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How They Celebrate Christmas South of the Border

by Liam Williams
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While Mexico has adopted some of the more modern American Christmas traditions, most are still adamant to keep in touch with their own roots and traditions. Mexico carries an incredibly rich culture dating back further than the great Aztecs and Mayans civilizations.

This is how they celebrate the days leading up to and after Christmas. It’s celebrated from the 12th of December starting with the Day of the Virgin Guadalupe on the 12th of December and ending with Candlemas on the 2nd of February when the festivities come to an end.

Day of the Virgin Guadalupe (Dia de la Virgin de Guadalupe) – 12th Dec

A famous painting of Virgin de Guadalupe hung over a large Mexican flag

Our lady of Guadalupe (Nuestra Señora de Guadalupe) also known as the Virgin of Guadalupe, the patroness of Mexico is a Catholic title of the Blessed Virgin Mary associated with a series of five Marian apparitions in December 1531, and a venerated image on a cloak enshrined within the Basilica of Our Lady of Guadalupe in Mexico City.

On the 12th of December, thousands of people gather in Mexico Cities’ heart at the Basilica where they set off fireworks, put on musical shows & parades, and family restaurants serve freshly fried buñuelos.

Las Posada – 16th – 24th Dec

Las posada is an ancient tradition of devotional praying also known as a Novena. It is chiefly celebrated in Latin and Spanish countries like Mexico, Cuba, Guatemala, and Spain. The traditions have hardly changed since the inception of the event over 400 years ago (since 1586). Traditions like parades and reenacting biblical events in play fashion, which were eventually banned with the addition of things like folk music and other ‘non-religious’ elements.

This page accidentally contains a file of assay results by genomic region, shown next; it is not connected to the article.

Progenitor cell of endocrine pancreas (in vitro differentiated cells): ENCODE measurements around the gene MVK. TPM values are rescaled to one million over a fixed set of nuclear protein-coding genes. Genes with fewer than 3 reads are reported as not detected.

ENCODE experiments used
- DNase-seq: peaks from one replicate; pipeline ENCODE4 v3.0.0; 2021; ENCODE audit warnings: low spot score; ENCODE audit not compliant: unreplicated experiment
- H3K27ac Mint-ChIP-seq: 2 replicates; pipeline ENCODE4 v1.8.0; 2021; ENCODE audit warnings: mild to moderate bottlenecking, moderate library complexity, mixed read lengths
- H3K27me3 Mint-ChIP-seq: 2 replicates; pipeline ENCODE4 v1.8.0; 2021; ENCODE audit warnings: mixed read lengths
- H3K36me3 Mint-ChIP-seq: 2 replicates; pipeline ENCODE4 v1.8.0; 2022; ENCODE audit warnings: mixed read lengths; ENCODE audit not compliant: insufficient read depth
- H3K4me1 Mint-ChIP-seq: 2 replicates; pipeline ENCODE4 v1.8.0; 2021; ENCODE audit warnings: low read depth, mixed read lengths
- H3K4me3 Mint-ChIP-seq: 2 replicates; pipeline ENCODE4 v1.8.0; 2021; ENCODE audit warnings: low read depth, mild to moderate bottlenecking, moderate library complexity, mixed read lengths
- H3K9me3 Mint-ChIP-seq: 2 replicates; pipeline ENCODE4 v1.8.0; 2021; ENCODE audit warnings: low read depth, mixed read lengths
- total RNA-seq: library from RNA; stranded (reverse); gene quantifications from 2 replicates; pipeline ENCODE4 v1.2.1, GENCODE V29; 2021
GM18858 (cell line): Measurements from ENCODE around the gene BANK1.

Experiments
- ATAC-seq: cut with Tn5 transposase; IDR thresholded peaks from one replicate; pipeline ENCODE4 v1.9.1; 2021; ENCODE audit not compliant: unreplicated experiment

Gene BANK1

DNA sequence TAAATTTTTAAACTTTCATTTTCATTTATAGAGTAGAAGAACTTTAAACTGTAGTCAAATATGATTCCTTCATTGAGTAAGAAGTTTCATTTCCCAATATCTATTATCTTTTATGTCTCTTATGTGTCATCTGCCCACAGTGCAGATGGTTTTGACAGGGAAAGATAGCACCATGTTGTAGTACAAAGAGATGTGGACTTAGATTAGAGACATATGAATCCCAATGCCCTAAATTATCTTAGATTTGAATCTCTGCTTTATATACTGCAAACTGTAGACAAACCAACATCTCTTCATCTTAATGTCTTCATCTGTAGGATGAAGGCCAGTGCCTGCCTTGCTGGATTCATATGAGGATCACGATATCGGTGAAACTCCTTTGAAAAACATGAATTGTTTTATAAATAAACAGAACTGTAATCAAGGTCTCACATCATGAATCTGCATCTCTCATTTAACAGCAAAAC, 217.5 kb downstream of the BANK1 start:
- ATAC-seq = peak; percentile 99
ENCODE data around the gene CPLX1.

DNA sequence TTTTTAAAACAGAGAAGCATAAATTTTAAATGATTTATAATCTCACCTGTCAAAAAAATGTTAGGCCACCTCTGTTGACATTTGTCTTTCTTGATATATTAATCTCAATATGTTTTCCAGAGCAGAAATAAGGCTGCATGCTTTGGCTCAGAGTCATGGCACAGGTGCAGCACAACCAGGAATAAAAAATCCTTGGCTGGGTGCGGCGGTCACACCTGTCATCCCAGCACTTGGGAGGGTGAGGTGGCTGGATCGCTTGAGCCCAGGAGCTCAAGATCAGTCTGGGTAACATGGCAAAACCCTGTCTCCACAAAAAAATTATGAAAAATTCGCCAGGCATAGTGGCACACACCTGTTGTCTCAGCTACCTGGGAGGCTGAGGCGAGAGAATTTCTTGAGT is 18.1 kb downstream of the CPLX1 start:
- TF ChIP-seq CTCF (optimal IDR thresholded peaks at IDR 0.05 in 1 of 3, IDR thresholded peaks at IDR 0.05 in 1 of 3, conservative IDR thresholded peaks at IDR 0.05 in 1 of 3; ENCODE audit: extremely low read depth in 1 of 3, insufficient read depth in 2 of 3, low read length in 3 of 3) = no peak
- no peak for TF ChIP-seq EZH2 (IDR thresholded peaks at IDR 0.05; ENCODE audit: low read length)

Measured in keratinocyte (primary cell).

Christmas Eve (Nochebuena) – 24th Dec

Nochebuena is a deep-rooted tradition across many European, Pacific, South, and Central American countries. Like most countries, food is a huge factor during Christmas. The celebrations are often preceded by a day of fasting (sometimes a few days) followed by a late-night mass known as Misa de Gallo (roosters mass) and ended with a midnight Christmas feast.

In pacific nations like the Philippines or Hawaii seafood and shellfish are unsurprisingly very popular. In Spain, it’s common to start the feast with a seafood dish, followed by a hot, heavy soup, then a roasted lamb or pig. Turkey and hallacas are popular in South America along with a strong association with festive music.

Christmas Day (Navidad) – 25th Dec

A large artificial tree in Mexico city

Mexico has adopted many German and US Christmas traditions, one of the biggest examples, Christmas trees. Christmas trees were unheard of in Mexico until the early- to the mid-19th century when German settlers put the first trees on display in Pennsylvania as early as 1747.

After the Misa de Gallo on the 24th, families sit at the dinner table and enjoy a feast of bacalao, cod cooked in onions, tomatoes (sauces and soups), olives, revoltijo, and most notably a whole suckling pig, which has sadly been more or less replaced by turkey or ham in modern years.

Adults sip ponche navideño while fireworks and sparklers are lit. Presents are traditionally opened at the stroke of midnight. Christmas day is spent living down the night before, enjoying gifts, and eating leftovers from the days prior.

Day of the Sainted Innocents (Dia de Los Santos Inocentes) – 28th Dec

The Day of the Holy Innocents is the commemoration of a hagiographic episode of Christianity. the slaughter of children under two years born in Bethlehem, ordered by King Herod I the Great in an attempt to have the newborn Jesus of Nazareth assassinated.